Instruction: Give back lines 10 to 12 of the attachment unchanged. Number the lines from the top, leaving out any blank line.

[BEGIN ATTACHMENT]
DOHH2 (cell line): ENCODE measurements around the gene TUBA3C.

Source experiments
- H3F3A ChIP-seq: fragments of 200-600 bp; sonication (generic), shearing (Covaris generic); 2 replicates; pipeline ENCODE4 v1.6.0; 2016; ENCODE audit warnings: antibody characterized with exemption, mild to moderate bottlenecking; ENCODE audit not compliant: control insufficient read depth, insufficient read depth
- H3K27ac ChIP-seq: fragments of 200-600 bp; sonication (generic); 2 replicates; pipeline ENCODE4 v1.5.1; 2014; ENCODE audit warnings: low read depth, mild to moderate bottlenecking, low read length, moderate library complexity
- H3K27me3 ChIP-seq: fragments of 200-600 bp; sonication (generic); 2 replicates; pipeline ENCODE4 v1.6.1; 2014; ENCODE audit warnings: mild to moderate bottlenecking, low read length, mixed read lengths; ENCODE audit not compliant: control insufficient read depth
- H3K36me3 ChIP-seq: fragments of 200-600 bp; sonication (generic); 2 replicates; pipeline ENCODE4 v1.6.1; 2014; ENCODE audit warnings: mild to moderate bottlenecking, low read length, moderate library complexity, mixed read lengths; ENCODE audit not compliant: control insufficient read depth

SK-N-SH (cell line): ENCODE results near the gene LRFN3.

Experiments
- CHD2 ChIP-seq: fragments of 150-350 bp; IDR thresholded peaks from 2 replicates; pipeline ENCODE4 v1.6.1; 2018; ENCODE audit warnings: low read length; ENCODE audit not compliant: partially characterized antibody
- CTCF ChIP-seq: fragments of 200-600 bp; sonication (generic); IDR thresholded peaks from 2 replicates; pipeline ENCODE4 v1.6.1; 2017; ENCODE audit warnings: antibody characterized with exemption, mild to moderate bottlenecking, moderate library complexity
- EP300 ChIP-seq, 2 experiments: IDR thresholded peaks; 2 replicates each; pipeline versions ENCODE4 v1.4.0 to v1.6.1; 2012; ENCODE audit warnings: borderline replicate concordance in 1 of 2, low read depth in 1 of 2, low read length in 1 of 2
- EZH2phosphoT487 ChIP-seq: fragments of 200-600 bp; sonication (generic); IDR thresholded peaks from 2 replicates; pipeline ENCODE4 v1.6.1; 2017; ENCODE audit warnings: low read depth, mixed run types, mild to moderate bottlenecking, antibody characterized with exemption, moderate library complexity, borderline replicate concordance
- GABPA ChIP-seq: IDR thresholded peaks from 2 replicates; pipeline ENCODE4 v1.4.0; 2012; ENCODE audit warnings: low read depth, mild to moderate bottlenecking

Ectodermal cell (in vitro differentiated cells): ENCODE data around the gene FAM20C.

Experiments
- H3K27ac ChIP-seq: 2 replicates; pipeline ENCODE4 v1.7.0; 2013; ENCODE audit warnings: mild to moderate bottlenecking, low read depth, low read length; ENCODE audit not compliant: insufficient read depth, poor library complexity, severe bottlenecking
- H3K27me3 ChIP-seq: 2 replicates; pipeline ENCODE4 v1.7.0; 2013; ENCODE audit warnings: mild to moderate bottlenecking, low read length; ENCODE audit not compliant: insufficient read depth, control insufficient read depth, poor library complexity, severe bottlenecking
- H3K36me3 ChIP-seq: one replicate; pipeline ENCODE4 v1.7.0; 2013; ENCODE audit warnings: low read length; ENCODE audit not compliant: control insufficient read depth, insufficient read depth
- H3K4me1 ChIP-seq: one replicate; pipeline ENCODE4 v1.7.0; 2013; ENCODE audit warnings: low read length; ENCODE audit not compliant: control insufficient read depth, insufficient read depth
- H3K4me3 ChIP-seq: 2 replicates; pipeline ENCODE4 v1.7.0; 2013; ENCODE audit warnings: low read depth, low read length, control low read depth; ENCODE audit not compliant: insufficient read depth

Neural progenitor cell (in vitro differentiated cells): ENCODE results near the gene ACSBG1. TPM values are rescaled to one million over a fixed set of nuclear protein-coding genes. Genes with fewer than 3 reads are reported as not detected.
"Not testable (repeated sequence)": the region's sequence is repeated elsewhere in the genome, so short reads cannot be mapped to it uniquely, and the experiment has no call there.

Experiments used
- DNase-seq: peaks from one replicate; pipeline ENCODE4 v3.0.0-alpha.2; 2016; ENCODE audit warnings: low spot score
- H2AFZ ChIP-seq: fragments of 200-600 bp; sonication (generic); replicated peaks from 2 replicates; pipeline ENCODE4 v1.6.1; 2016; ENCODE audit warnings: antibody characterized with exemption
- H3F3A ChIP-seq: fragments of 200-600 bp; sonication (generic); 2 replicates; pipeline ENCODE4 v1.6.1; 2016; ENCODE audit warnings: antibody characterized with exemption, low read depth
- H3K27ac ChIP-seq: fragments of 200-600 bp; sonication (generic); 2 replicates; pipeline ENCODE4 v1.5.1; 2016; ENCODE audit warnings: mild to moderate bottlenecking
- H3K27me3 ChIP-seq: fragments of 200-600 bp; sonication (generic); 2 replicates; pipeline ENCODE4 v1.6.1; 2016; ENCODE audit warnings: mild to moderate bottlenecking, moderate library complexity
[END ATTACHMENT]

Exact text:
- CTCF ChIP-seq: fragments of 200-600 bp; sonication (generic); IDR thresholded peaks from 2 replicates; pipeline ENCODE4 v1.6.1; 2017; ENCODE audit warnings: antibody characterized with exemption, mild to moderate bottlenecking, moderate library complexity
- EP300 ChIP-seq, 2 experiments: IDR thresholded peaks; 2 replicates each; pipeline versions ENCODE4 v1.4.0 to v1.6.1; 2012; ENCODE audit warnings: borderline replicate concordance in 1 of 2, low read depth in 1 of 2, low read length in 1 of 2
- EZH2phosphoT487 ChIP-seq: fragments of 200-600 bp; sonication (generic); IDR thresholded peaks from 2 replicates; pipeline ENCODE4 v1.6.1; 2017; ENCODE audit warnings: low read depth, mixed run types, mild to moderate bottlenecking, antibody characterized with exemption, moderate library complexity, borderline replicate concordance